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Aquat. Sci. (2009) 71:389398 DOI 10.

1007/s00027-009-0109-z

Aquatic Sciences

RESEARCH ARTICLE

The role of an extreme ood disturbance on macrophyte assemblages in a Neotropical oodplain


Andre Andrian Padial Priscilla Carvalho Sidinei Magela Thomaz Solana Meneghel Boschilia Roberta Becker Rodrigues Josilaine Taeco Kobayashi

Received: 8 January 2009 / Accepted: 10 June 2009 / Published online: 23 July 2009 Birkhauser Verlag, Basel/Switzerland 2009

Abstract Aquatic macrophytes produce large amounts of organic matter and have an essential structuring role in oodplains. This process highlights the importance of this community to aquatic biodiversity maintenance. We investigated the role of a ood disturbance on the response of macrophyte assemblages in regional and local structur ing in the Upper Parana River oodplain. Plant species were recorded before (November 2006) and after (March 2007) an uncommon increase in water level caused by the o El Nin South Oscillation, which is considered a disturbance. Samples were taken in lakes and backwaters located in the oodplain and connected to three distinct rivers (that differentiate three sub-systems). Species richness and the assemblage structure of macrophyte patches underwent signicant changes after the ood disturbance, depending on the specic sub-system (rivers) to which the lakes were connected. In addition, ood disturbance had a strong impact on community organization at the local scale.

However, regionalization with respect to sub-systems remained signicant after the ood disturbance. Our results emphasize the importance of connection to the river on macrophyte community composition and richness, and suggest that ood events in the Upper Parana River oodplain disrupt community organization only at ne (local) scales. Keywords Macrophyte community Flood disturbance Depth gradient River connection Classication strength Upper Parana River oodplain

Introduction Aquatic macrophytes are key components of inland waters because they affect nutrient cycling, produce great amounts of organic matter (Wetzel 2001; Lopes et al. 2007) and contribute to enhancing habitat complexity (Dibble et al. 2006), which increases freshwater biodiversity (Bonecker et al. 1998; Pelicice et al. 2008). These attributes highlight the positive effects that several types of wetlands (including river-oodplain systems), which are highly colonized by macrophytes, have on biodiversity conservation. Different types of macrophytes (i.e. submersed, emergent, free-oating leaved, rooted with oating leaves and free-submersed) usually colonize the same aquatic ecosystem simultaneously. These life forms are affected differently by ood disturbances (van Geest et al. 2005a) and the degree of connectivity in river oodplain systems (Bornette et al. 1994). They are also organized differently along depth gradients within littoral regions (Sculthorpe 1967). Such gradients (or zonation patterns) have been widely described in lakes where the water level is almost constant (Sculthorpe 1967; Wetzel 2001). However,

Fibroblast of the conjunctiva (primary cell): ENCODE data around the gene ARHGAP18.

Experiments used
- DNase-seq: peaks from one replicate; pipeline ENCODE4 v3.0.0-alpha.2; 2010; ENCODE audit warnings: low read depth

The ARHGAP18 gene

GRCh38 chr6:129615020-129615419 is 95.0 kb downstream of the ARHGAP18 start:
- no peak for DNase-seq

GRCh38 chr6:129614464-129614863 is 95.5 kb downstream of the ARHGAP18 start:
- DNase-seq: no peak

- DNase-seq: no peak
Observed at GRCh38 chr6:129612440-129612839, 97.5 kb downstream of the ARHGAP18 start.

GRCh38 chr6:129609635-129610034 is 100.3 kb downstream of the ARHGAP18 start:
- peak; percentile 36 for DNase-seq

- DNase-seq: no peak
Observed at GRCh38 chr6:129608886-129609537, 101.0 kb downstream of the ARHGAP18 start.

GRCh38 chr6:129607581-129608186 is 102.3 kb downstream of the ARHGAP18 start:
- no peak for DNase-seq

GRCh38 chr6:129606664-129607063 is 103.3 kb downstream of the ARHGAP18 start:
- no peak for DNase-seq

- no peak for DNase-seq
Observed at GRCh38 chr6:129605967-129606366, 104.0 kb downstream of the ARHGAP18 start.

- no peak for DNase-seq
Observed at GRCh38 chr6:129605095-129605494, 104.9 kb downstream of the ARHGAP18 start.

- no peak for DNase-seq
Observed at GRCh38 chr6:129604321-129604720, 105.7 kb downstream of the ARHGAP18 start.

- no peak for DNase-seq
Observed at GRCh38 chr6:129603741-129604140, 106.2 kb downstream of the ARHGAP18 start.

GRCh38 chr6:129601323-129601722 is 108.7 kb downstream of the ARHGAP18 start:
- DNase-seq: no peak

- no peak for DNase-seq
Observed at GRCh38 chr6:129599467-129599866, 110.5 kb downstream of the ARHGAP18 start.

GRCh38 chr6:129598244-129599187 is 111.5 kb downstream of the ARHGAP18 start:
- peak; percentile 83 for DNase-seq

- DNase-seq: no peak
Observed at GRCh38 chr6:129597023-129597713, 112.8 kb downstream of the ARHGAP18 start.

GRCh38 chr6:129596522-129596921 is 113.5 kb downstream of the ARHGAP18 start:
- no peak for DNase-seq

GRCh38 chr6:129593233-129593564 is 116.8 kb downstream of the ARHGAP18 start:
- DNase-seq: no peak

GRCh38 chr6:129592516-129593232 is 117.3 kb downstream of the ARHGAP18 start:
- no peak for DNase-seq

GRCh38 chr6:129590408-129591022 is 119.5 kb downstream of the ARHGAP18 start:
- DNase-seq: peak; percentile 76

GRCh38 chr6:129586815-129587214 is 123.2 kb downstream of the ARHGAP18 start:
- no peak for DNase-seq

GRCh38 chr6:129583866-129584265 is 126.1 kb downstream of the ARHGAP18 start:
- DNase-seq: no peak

A. A. Padial Departamento de Biologia Geral, Instituto de Ciencia Biologicas, Universidade Federal de Goias, PO Box 131, Goiania, GO CEP 74001-970, Brazil e-mail: aapadial@gmail.com P. Carvalho S. M. Thomaz (&) R. B. Rodrigues J. T. Kobayashi Nucleo de Pesquisa em Limnologia, Ictiologia e Aquicultura (Nupelia), Universidade Estadual de Maringa, Maringa, PR CEP 87020-900, Brazil e-mail: smthomaz@gmail.com S. M. Boschilia Departamento de Ecologia, Instituto de Biociencias, Universidade Federal do Rio Grande do Sul, Porto Alegre, RS CEP 91.501-970, Brazil e-mail: solbos@gmail.com